Let­ter of love can be a most pre­cious, enduring gift to your chil­dren

The Washington Times Daily - - METRO - REBECCA HAGELIN Ouch. Rebecca Hagelin can be reached at rebecca@re­bec­c­a­hagelin.com.

The emails are still com­ing in about the col­umn I wrote Fa­ther’s Day week dis­cussing the need for dads to write a love let­ter to each of their chil­dren. I guess I shouldn’t be sur­prised, be­cause the chap­ter of my book “30 Ways in 30 Days to Strengthen Your Fam­ily” that has gen­er­ated the most in­ter­est is the one en­cour­ag­ing par­ents to cre­ate a writ­ten trea­sure for their sons and daughters — a trea­sure they just might keep for the rest of their lives.

We of­ten for­get that what our chil­dren crave more than any­thing else — re­gard­less of their age — is our gen­uine love as ex­pressed in thought­ful words and en­cour­age­ment. It’s a strange para­dox: Even while many adults still long for words of af­fir­ma­tion that they didn’t re­ceive as chil­dren, they of­ten fail to take the ini­tia­tive to com­mu­ni­cate the life-giv­ing words of love their own chil­dren thirst for.

If you don’t think you are a gifted writer, please don’t let that stop you. Feel free to bor­row ideas from oth­ers, or to quote rel­e­vant songs, Scrip­ture verses, or po­etry. Go to a quiet place and jot down the first few thoughts that come to mind. Cre­ate mul­ti­ple drafts if you need to, and if it makes you more com­fort­able, ask your spouse or a trusted friend to re­view your let­ter and pro­vide feed­back.

So what should your let­ter in­clude? Here are a few thought-starters:

● A clear state­ment of your love. This doesn’t have to be po­etic, but it can be. How­ever you choose to state it, the “take­away” your kids need most is know­ing that you love them un­con­di­tion­ally.

● A strong com­mit­ment to be there for them re­gard­less of the cir­cum­stances. Your chil­dren must never doubt the fact that as long as there is a sin­gle breath left in you, you will con­tinue to love them. The un­der­stand­ing of what true com­mit­ment en­tails is some­thing for­eign in to­day’s cul­ture. Your kids need the as­sur­ance that they can count on your love re­gard­less of the past mis­takes they have made and no mat­ter what they may do in the fu­ture.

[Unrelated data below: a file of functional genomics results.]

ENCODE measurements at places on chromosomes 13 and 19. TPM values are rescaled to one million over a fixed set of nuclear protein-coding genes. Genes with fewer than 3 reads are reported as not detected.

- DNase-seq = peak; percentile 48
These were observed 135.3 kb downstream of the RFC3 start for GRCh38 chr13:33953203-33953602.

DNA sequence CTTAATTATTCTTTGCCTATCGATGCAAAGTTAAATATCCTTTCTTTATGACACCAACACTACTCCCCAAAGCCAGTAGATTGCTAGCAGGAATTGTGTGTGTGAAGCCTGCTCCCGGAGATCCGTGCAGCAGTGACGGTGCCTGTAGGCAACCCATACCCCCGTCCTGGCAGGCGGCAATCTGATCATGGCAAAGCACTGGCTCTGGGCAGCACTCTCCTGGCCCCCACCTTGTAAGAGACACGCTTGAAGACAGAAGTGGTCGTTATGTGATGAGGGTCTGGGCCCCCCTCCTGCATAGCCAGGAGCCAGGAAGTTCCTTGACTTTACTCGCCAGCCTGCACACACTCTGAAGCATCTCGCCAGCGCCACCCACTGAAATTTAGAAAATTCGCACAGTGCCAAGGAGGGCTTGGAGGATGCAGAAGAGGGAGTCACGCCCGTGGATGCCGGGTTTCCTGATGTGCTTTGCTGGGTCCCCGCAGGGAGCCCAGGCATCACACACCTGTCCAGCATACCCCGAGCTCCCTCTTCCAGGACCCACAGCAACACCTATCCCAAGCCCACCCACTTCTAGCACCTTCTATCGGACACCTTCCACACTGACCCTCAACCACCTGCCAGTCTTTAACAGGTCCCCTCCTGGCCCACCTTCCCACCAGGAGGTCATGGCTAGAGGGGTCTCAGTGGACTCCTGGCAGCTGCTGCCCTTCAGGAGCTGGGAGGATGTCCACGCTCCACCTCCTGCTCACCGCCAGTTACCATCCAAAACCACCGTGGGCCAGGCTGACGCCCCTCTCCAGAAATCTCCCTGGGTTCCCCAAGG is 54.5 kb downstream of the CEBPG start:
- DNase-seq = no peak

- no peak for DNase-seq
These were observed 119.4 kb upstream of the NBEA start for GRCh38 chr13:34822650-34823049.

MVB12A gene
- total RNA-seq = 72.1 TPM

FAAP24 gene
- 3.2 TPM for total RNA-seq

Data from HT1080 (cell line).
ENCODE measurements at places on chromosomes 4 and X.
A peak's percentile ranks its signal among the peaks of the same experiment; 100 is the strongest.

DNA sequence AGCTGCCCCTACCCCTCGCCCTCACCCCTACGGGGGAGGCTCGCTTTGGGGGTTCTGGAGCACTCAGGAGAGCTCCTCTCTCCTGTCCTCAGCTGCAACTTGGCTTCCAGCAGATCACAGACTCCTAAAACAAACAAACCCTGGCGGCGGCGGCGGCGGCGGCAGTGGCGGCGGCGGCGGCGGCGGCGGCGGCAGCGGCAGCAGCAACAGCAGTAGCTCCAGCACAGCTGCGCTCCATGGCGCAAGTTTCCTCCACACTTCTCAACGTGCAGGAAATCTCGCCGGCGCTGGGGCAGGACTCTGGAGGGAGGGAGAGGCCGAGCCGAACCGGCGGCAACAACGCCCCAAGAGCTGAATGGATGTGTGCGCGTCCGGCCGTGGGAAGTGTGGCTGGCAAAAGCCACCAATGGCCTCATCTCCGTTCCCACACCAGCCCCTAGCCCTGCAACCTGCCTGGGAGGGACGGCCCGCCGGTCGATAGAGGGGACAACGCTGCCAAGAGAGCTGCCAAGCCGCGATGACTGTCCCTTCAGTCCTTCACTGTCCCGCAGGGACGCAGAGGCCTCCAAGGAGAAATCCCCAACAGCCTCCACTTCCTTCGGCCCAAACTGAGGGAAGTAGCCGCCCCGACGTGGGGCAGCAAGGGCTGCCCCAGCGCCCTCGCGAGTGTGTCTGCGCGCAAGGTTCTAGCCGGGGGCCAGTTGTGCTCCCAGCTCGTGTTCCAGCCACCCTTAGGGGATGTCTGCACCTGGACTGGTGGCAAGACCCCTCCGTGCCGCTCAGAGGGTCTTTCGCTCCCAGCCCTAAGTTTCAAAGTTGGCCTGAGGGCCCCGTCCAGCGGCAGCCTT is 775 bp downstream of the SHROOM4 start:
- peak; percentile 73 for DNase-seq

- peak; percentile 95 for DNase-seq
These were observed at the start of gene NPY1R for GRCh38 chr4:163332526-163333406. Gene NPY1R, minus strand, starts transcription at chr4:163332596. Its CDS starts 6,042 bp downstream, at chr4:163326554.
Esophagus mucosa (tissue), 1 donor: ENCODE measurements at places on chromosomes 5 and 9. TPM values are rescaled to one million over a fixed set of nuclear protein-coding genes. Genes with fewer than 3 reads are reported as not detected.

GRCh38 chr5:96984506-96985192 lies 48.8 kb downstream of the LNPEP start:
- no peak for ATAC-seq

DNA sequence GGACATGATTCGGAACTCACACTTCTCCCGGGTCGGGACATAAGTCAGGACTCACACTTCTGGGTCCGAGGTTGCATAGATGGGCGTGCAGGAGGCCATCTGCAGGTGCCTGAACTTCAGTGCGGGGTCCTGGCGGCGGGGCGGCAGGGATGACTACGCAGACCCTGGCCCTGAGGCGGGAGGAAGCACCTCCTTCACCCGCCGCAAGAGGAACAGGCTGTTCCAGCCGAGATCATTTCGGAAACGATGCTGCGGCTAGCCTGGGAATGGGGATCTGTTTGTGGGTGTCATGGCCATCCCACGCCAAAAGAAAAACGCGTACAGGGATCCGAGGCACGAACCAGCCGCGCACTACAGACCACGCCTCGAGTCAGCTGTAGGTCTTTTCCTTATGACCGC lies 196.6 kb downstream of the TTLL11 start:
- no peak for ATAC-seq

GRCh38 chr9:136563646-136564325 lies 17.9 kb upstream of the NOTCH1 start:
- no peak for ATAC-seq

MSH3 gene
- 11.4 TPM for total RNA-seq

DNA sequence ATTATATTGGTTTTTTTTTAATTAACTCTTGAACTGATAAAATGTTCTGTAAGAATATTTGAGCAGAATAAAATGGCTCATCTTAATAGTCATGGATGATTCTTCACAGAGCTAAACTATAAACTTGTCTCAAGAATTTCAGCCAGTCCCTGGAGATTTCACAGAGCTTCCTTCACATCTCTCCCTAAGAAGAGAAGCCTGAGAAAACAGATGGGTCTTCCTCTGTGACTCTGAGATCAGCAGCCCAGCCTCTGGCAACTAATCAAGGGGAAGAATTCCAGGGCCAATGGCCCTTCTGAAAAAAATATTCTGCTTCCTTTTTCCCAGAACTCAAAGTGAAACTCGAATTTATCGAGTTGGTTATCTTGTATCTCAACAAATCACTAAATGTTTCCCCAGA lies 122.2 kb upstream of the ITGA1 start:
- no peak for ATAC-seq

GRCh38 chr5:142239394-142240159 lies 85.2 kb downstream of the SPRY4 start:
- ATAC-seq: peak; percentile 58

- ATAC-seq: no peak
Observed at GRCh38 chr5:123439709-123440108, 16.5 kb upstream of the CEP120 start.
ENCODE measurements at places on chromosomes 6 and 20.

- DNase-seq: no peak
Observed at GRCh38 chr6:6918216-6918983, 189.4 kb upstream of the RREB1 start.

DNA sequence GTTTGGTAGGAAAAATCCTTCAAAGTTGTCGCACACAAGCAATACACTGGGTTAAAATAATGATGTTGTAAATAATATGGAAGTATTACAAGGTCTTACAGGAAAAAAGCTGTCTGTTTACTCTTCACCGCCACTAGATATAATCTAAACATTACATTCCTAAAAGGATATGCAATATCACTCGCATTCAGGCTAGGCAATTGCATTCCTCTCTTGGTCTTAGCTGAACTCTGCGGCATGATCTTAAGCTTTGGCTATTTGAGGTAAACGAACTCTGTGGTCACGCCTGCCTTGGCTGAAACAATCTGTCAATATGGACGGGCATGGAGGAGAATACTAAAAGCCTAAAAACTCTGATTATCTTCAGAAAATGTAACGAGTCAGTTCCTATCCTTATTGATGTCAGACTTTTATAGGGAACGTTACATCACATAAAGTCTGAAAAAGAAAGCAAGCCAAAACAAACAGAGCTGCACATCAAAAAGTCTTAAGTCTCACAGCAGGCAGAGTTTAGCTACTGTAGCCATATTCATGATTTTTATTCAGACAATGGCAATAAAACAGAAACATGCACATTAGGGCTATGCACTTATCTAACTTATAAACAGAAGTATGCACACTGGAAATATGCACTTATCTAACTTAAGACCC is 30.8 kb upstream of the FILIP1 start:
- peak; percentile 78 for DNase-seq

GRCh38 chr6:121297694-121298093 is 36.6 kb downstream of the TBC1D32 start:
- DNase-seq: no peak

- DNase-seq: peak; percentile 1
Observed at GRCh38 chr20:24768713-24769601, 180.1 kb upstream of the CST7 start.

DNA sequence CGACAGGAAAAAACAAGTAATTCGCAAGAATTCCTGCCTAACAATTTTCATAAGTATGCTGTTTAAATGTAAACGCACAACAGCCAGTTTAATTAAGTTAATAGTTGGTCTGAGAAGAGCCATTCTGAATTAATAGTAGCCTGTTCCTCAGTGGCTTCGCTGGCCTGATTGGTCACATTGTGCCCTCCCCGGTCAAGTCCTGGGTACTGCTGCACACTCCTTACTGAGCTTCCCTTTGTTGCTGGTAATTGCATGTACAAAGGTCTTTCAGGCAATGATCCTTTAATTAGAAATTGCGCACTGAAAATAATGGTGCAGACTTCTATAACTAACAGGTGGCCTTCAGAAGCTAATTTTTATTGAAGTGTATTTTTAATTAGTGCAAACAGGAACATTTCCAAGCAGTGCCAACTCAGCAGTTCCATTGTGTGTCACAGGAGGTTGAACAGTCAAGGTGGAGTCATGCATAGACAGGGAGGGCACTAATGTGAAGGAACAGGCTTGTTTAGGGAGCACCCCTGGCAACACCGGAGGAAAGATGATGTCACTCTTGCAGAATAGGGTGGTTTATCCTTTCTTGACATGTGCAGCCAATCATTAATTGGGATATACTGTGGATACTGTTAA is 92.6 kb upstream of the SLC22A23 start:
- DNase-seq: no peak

● A warm mem­ory you have of their ear­lier years. If some­thing doesn’t come to mind right away, try de­scrib­ing how you felt the first time you held them in your arms, or when you kissed them good­bye on their first day of school.

● Ad­mis­sions of your mis­takes or fail­ings in your re­la­tion­ship with them. This one can hurt. But ad­mit­ting your mis­takes can help cre­ate a strong emo­tional bond be­tween you. Be­sides, if you’ve done some­thing that has hurt them, they al­ready know it. A let­ter is a great way to bring it out into the open and to ask for their for­give­ness. It also might help your child to open up and ask for­give­ness for their own mis­takes. It’s im­por­tant for us, as par­ents, to ad­mit that we know we aren’t per­fect and that we know we have a lot of work to do in or­der to be­come the par­ents we want to be.

● Pos­i­tive words about them as peo­ple. Tell them how much they are worth to God and to you — how you value their unique per­son­al­ity, tal­ents or sense of hu­mor. Be specific about a qual­ity they pos­sess that you ad­mire.

● Your vision state­ment for their fu­ture. This doesn’t mean telling them what ca­reer route you want them to take; rather, fo­cus on what kind of per­son you see them be­com­ing, and that you have no doubt that char­ac­ter traits such as hon­esty, gen­eros­ity, kind­ness and hard work will mark their lives.

Of this you can be sure: Your let­ter will have last­ing im­pact, and the tips above can be eas­ily adapted for a let­ter to adult chil­dren with whom you seek to strengthen your re­la­tion­ship.

I be­came keenly aware of how much the let­ters my hus­band and I gave our chil­dren still im­pact them when my now 25-year-old daugh­ter wrote the fol­low­ing re­flec­tion for my book:

“I have a box of mem­o­ra­bilia where I’ve kept many of the let­ters I’ve got­ten from both of my par­ents over the years. From time to time I go through it, and the words writ­ten to me years ago never fail to bring me to tears. In fact, they mean much more to me now than they did when I first got them. Proverbs 16:24 says, ‘Gracious words are like a hon­ey­comb, sweet­ness to the soul and health to the body’ (ESV). I can at­test to that truth. Words writ­ten in love are life giv­ing. And they only get sweeter with time.”

Start writ­ing that let­ter to­day. It just might end up be­ing the most im­por­tant note of your life.

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